Cleverly, Alibaba and Tencent then turn around and charge brands for data on their own customers—which can only be used within the platform’s ecosystem. The costs for using platform data (essentially being able to place the right content in front of the right type of customer) have increased in the last three years.
So, although the precision of the marketing within these platforms has increased, and the functionality of Alibaba’s UniMarketing and Tencent’s Blackdragon, are providing brands with more customer data more than ever, it’s the commerce platforms that have become the intermediator in the brand-to-customer relationship. It’s as if all brands, including the luxury ones, have receded into a classic FMCG-type consumer engagement, where the retailer owns the customer and the experience, the brand just supplies the products.
This is all fine when sales keep increasing. But as sales start to stall, competition increases, and margins are squeezed, brands start to ask questions: Who is my most valuable customer? Which of them can I get to buy more? Who should I target to upsell? Who might be the right one to target to cross sell?
Brands must reclaim customer relationship
Brands need to know their consumers better themselves in order to establish their own relationship with the consumers that they own.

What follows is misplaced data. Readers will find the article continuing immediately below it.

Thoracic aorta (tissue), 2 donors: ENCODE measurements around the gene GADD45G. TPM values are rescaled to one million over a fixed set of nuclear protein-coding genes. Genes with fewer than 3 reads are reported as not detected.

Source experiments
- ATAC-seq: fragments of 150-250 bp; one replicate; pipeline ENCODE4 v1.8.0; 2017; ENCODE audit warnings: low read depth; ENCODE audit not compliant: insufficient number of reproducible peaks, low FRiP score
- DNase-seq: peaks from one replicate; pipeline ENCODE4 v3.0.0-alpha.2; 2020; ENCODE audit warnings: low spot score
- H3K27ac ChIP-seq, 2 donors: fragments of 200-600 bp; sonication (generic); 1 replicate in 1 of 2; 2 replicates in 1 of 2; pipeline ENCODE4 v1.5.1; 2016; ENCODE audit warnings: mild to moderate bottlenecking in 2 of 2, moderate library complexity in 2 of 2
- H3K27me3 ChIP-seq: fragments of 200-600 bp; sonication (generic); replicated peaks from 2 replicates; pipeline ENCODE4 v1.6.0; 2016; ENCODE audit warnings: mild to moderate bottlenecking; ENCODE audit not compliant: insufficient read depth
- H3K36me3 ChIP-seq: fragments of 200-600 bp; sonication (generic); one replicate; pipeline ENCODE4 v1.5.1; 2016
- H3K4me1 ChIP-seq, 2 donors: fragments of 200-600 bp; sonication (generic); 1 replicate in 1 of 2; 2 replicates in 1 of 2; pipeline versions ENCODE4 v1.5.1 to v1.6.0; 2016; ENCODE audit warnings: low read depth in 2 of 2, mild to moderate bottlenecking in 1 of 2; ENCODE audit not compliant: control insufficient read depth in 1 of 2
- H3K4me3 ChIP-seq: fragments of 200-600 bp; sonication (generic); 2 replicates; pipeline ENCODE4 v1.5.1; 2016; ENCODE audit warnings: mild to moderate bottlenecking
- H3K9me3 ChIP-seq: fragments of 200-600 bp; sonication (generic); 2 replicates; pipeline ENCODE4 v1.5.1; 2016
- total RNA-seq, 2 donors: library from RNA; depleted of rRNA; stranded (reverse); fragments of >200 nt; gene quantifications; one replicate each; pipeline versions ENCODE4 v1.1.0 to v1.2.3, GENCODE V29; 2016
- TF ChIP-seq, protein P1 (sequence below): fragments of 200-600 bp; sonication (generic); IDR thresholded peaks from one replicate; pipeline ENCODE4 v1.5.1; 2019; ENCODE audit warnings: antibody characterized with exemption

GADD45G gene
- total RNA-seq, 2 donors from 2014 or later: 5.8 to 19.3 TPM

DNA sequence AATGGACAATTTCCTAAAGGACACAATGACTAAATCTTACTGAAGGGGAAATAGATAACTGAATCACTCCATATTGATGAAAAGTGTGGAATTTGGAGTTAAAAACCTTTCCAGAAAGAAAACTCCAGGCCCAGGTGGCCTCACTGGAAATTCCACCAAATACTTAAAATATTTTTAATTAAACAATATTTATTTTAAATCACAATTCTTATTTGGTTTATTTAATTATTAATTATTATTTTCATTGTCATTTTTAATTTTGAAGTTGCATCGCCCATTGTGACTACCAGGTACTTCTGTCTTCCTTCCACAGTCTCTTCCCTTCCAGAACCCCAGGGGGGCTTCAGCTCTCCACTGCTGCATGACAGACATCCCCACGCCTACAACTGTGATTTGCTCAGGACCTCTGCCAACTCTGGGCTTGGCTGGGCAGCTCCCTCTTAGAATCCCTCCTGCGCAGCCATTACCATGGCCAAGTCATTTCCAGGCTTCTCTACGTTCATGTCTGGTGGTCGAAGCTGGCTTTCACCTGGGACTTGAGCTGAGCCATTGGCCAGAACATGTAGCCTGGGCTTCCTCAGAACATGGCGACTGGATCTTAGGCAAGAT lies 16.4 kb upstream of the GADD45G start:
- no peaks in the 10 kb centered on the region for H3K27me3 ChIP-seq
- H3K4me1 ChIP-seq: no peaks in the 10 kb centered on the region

Data, of course, is the key building block of this relationship, enabling an understanding of product purchase, consumption, usage and ultimately re-purchase. Consumer data, when used correctly, enables the upsell and cross-sell of products, personalization and, importantly these days, the enhanced experiences that seem to be all the rage.
Perhaps driven by a slowdown in growth, or an awakening to ever-reducing margins on e-commerce, the change is coming.
Once a brand has a direct relationship with its customer—which means it has direct access to its own consumers—promoting a product or a service is a much lower cost or (if through owned channels) free. In addition, the effort spent to learn more about the customer tastes, household make-up, family demographics will improve the “right time, right place right” message and have a direct correlation to sales or customer satisfaction scores.
Evidenced by the development of more than five million We-Chat mini programs in 2018, brands today not only want to improve their customer experience, but they also want to take control of their own data. These apps, living within the WeChat ecosystem, enable brands—with a little bit of tech—to capture every single customer data point.
This enables brands to really know their customers and allows them to build meaningful relationships with customers, pulling data into their Customer Relationship Marketing systems and pushing exclusive, personalized experiences back to customers. Brands then can know who will buy more, and who will buy at a premium.
Not only that, knowing who your customer is means a brand can deliver a better experience, increasing the likelihood of repeat purchases and driving down the cost of acquisition, therefore improving margins. Alibaba and Tencent may still own a majority of the inventory to reach these customers, but brands are pushing hard to take back control of their own customers.